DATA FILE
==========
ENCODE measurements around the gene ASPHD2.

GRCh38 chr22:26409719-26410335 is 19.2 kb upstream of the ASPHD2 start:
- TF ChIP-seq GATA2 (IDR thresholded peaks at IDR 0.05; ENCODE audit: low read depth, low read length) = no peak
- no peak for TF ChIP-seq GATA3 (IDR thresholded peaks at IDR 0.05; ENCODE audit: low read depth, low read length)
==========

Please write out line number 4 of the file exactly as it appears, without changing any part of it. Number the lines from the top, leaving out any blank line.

- no peak for TF ChIP-seq GATA3 (IDR thresholded peaks at IDR 0.05; ENCODE audit: low read depth, low read length)